Over 60 people, including teachers, parents, students, and Education Ministry officials, attended a public forum on the ‘Future of English in Malaysian Schools’ at the Kuala Lumpur Regional Office to discuss whether a pass in English should be made compulsory for SPM.
The half-day forum was organised by WOU’s Centre for Professional Development and Continuing Education (PACE) and the School of Education, Languages and Communications (SELC) to compile public feedback, and forward to the Deputy Prime Minister and Education Ministry officials.
The panelists were Prof Dr Hyacinth Gaudart of University Malaya, Prof Dr John Arul Phillips of Asia E University, Assoc Prof Dr. Saidatul Anwar Zainal Abidin of Universiti Teknologi Mara (UiTM), and Dr Lee Boon Hua from the Ministry’s Curriculum Development Division.
They attributed the decline in the standard of English in schools to the long established policy on the medium of instruction in educational institutions. The relegation of English to that of a second language in the education system and mixed messages about the importance of English have contributed to the deterioration in the standard of English among Malaysian students.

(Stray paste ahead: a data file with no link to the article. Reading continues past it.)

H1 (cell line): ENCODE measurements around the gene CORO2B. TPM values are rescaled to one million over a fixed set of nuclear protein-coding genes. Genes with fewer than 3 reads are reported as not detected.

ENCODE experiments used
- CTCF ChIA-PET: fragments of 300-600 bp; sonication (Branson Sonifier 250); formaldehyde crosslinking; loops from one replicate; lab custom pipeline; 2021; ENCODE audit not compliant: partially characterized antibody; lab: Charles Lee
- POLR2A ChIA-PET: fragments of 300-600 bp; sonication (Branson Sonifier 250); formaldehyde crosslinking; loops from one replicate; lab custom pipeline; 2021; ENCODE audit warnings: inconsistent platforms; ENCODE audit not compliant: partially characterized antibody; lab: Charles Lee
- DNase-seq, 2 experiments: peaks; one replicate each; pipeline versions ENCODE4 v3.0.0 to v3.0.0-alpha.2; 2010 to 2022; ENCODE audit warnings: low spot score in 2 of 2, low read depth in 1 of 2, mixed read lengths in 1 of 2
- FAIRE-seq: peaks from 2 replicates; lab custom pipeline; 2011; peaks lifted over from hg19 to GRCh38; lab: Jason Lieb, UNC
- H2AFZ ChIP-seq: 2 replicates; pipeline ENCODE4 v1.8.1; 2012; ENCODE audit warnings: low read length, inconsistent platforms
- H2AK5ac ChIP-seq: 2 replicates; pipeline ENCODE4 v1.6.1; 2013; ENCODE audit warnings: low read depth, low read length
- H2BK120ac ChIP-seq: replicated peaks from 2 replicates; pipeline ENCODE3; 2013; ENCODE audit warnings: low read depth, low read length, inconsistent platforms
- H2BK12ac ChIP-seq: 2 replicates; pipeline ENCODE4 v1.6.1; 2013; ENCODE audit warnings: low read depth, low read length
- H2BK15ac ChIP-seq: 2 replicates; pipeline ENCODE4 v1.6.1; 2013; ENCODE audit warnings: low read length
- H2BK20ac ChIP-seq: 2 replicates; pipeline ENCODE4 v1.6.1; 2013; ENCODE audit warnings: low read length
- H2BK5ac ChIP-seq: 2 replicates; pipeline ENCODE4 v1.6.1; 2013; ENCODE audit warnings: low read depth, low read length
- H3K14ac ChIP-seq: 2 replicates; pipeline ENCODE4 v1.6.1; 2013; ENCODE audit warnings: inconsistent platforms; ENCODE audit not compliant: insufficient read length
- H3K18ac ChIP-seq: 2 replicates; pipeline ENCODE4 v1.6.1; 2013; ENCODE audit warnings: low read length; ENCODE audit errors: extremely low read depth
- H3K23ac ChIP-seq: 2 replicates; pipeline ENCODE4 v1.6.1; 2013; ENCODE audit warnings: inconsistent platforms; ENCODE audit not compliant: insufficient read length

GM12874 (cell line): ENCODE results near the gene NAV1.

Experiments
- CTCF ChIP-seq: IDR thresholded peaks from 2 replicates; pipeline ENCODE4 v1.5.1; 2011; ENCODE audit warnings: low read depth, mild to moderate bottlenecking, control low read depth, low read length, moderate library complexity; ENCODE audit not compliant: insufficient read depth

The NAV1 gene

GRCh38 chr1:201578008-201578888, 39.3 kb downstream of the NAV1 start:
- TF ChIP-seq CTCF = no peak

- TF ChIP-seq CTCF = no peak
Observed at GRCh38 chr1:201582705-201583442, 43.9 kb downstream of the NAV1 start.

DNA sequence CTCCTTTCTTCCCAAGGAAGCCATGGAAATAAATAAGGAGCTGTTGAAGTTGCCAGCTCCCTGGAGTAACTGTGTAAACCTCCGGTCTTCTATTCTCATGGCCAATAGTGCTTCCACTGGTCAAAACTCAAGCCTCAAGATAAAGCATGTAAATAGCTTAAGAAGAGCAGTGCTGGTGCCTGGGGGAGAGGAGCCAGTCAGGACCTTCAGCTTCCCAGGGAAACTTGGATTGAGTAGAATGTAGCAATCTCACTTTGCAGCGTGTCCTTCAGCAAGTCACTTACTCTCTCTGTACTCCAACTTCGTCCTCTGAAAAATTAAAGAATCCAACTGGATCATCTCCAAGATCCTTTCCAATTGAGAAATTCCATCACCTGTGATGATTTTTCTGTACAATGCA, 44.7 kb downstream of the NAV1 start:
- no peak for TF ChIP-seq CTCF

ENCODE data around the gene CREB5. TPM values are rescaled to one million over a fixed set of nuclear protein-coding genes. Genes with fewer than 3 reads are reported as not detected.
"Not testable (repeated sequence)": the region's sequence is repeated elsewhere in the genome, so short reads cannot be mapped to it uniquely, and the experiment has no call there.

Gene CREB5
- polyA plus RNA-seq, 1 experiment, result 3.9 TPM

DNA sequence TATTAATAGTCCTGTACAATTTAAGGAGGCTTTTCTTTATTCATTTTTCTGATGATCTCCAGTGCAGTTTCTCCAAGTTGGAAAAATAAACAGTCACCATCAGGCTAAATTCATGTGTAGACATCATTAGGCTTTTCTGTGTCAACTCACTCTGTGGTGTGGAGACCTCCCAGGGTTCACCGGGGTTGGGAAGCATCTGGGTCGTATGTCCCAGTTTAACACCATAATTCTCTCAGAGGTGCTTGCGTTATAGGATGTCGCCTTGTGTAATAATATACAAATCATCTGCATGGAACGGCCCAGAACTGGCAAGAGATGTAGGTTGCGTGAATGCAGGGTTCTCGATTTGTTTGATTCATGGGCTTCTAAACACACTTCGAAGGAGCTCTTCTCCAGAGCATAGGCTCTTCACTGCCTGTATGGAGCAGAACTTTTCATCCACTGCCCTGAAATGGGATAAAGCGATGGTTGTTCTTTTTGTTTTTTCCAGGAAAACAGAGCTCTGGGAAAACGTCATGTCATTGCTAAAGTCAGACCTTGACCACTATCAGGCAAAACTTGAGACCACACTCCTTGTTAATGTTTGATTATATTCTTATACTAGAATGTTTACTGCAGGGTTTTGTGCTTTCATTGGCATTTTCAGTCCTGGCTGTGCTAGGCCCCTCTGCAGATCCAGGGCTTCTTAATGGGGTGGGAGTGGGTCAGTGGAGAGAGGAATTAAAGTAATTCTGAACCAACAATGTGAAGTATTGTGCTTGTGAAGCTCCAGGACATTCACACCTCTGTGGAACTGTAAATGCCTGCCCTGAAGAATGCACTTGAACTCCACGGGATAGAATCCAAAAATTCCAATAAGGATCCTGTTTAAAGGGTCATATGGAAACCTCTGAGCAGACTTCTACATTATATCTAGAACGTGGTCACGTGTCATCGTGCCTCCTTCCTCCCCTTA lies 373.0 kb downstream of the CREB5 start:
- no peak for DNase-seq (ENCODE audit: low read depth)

Prof Gaudart talked about the misconception that the human brain could only absorb one language and that if a second language was learnt, it would always be at the cost of losing the first language. Research has shown that bilingualism and multilingualism was not beyond the capacity of the human brain.
Prof Saidatul shared about UiTM’s attempt to use English as the main medium of instruction, but faced difficulties as 60% of its students come from rural schools and are not that competent in English to follow a course at the tertiary level. Even for students studying fine arts, English was important because most of the books on subjects like aesthetics and the concepts of art and design are in English.
Prof John Philips spoke of the difficulty of adopting a policy of translation due to the high cost involved, and the vast amount of knowledge and information published annually and the periodic revision of books essential for education. He felt translation would not be able to keep pace with the frequent revision of books.
Dr. Lee said that the Ministry was already attending to the problems related to the teaching of English through a revised curriculum for primary schools.
The question of making English compulsory was not dealt with directly by any of the speakers perhaps because they all felt that there other areas to look into to improve the standards in English. SELC dean Assoc Prof Dr Edwin Vethamani remarked during the panel discussion that he doubted if standards in a subject could be improved by merely requiring a compulsory pass.